One might think that religions could inspire people to be good persons, and some people do find inspiration in the highest principles of religion, but most churches do not educate parishioners about the contrast described above between being good and being a good person, thus leaving most parishioners thinking that being good is the goal and responding to God as if he/she were a parent expecting “good” behavior from them (rather than autonomous responsibility and ethical behavior).  Secondary schools also place more emphasis on being good than on being good persons and do little to encourage mature ethical decision-making by students.  The best philosophy and religion classes in college can help students understand both the importance and the complexities of moral/ethical choices, and if this inspiration could be offered in evening classes for all adults, it would help some to make the decision to seek the path of being a good person.  Politics in this country has become so much about personal power and status (and buying influence) and so little about doing what is good and right for the country as a whole that it offers almost no examples that would inspire us toward being good persons.

Our laws could be changed to encourage truthfulness.  It could become a misdemeanor, for example, for a salesperson to misrepresent a product or to fail to mention an important negative aspect of the product.  It could become a misdemeanor for a political candidate to slant the truth or give only part of the truth about a topic (when the omitted aspects are both important for voters and already well known and the candidate actually knows better).  (Everyone is entitled to his opinion, but no one is entitled to represent his opinion as a fact or as the truth, unless it is indisputably the truth.  Even the President should say “In my opinion,…,” when he is asserting something about which reasonable people differ.  The ethical principle here is that no one has the right to influence another person to do something that may be harmful to that other person, when the first person knows or reasonably should know that the harm is likely.)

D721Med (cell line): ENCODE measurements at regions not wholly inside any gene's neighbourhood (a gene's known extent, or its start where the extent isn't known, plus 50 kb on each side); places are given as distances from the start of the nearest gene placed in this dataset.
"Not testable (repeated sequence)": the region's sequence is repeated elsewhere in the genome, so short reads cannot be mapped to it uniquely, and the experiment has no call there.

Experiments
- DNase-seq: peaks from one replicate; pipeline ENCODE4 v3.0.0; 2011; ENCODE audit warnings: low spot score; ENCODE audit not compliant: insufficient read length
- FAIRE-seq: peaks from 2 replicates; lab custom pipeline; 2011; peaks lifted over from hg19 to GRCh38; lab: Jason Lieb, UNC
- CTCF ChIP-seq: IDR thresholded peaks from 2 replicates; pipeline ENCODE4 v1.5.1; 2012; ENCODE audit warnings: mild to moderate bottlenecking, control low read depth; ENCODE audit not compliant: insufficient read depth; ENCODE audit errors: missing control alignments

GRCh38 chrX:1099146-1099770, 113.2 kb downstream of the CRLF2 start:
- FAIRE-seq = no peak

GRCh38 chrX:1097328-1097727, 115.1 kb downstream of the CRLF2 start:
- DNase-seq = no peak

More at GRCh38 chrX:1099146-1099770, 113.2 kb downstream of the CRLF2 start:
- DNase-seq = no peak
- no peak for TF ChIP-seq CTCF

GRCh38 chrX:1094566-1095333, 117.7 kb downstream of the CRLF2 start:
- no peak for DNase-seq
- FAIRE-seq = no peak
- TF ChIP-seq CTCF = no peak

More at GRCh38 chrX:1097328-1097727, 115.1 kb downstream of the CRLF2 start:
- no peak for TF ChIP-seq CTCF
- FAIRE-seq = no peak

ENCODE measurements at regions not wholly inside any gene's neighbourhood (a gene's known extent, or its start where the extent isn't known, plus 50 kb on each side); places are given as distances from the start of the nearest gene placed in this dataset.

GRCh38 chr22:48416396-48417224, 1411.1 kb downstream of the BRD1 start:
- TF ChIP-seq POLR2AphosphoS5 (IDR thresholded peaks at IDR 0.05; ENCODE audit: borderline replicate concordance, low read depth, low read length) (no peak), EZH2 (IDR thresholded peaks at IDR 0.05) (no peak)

Discussion/study groups regarding how to be a good person, including exploration of complex ethical questions, could inspire some to try to become good persons and help others to become even better persons.

The bottom line for human beings is that they will only put their energies into causes in which they believe or that they are excited about.  Being a good person is a serious, long-term commitment that will only be made if the person believes that goodness will result in the best life possible and that being a good person is an important contribution to make to one’s fellow human beings.

essays\goodperson    finished 10-06,9-15